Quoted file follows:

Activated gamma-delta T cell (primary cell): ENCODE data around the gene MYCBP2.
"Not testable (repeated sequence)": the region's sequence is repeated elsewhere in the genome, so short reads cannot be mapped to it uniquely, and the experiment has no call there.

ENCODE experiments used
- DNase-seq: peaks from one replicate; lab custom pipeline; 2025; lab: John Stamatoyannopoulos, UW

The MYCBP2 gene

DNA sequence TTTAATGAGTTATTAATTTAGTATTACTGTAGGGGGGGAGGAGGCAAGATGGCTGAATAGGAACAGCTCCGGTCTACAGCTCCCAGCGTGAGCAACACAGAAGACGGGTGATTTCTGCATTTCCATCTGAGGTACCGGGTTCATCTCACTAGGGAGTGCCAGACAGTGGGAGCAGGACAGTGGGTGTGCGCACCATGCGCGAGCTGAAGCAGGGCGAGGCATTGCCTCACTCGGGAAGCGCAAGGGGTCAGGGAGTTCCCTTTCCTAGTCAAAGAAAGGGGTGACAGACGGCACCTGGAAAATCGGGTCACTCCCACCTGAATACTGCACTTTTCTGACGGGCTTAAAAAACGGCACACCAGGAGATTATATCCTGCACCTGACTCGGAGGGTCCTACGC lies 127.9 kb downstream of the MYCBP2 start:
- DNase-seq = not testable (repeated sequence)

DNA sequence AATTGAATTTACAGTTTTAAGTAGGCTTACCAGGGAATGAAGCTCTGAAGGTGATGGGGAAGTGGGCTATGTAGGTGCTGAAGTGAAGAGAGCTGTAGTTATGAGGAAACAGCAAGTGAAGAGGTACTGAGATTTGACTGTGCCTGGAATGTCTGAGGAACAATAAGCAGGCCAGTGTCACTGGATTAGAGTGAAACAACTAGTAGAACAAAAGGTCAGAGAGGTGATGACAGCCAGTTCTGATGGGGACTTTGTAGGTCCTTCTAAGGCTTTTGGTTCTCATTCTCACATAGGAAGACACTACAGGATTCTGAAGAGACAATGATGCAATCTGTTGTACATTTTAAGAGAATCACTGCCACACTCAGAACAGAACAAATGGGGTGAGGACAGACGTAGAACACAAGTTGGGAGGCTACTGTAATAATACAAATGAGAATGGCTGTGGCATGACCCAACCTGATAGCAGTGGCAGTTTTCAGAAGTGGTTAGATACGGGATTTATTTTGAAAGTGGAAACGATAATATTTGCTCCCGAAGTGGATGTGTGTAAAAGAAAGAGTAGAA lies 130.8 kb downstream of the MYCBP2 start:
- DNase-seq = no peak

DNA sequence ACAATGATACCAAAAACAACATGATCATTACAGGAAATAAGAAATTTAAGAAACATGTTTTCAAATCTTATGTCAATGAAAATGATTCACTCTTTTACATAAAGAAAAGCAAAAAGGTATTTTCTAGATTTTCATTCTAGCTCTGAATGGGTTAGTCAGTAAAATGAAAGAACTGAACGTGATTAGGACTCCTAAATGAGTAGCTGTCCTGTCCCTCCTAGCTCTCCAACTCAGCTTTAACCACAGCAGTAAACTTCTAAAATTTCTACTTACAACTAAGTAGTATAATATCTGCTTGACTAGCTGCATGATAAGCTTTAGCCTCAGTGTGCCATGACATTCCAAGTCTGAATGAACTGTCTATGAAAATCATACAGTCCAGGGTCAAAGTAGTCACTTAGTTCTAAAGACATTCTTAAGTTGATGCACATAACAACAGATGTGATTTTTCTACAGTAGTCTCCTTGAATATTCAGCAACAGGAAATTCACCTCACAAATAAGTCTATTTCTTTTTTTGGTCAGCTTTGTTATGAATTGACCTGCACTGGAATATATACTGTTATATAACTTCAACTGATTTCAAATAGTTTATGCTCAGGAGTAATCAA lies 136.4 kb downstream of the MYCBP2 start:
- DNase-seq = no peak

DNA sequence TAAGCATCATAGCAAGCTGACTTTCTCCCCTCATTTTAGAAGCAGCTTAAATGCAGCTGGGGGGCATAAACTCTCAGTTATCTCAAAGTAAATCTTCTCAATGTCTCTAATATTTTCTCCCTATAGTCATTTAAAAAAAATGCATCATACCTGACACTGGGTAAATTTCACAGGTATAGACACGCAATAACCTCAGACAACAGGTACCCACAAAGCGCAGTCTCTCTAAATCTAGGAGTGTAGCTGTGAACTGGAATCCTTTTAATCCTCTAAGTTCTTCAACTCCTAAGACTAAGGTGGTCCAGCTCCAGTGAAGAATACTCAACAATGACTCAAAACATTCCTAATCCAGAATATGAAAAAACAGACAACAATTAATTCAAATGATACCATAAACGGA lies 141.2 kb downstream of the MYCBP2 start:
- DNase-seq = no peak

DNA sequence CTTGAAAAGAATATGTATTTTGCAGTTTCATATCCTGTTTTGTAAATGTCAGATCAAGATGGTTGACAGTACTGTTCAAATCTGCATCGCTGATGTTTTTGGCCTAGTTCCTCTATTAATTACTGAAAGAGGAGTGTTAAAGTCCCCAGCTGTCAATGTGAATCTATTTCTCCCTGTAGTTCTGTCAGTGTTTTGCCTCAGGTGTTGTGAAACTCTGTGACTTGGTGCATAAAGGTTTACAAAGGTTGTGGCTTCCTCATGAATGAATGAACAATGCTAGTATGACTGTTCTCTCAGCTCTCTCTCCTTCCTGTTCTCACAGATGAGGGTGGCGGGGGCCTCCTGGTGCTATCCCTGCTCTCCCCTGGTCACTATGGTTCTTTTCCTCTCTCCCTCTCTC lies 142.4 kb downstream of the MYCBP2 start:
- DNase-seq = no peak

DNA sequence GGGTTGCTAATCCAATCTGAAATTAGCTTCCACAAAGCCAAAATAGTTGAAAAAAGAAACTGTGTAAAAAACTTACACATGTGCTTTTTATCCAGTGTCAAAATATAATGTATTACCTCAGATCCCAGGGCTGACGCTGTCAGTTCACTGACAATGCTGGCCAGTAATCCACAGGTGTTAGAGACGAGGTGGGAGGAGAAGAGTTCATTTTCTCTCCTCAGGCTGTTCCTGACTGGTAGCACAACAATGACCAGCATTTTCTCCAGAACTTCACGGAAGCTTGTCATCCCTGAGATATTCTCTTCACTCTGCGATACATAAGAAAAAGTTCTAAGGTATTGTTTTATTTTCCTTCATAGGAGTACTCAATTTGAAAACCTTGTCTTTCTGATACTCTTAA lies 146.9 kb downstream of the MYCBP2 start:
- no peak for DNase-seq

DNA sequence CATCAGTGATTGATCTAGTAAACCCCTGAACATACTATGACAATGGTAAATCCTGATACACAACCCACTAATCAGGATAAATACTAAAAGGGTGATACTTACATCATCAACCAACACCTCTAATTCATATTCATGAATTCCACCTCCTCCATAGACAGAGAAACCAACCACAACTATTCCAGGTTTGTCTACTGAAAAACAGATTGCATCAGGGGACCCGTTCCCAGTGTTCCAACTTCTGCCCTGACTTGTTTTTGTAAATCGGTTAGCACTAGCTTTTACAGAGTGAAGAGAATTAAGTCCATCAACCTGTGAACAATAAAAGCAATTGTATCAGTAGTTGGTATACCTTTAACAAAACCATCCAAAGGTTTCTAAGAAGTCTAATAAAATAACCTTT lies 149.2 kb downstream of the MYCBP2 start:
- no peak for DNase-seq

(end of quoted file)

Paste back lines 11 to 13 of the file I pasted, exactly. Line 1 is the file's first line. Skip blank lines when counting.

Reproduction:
- DNase-seq = no peak

DNA sequence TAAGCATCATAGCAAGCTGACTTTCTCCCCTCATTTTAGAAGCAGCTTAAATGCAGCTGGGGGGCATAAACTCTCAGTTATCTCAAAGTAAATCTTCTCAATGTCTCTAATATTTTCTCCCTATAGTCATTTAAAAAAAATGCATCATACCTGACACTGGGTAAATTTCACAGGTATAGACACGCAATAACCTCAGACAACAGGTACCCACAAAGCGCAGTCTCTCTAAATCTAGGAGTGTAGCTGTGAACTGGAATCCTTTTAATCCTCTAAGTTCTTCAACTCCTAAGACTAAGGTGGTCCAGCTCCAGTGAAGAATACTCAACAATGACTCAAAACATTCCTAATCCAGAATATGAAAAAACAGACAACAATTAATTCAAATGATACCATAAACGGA lies 141.2 kb downstream of the MYCBP2 start:
- DNase-seq = no peak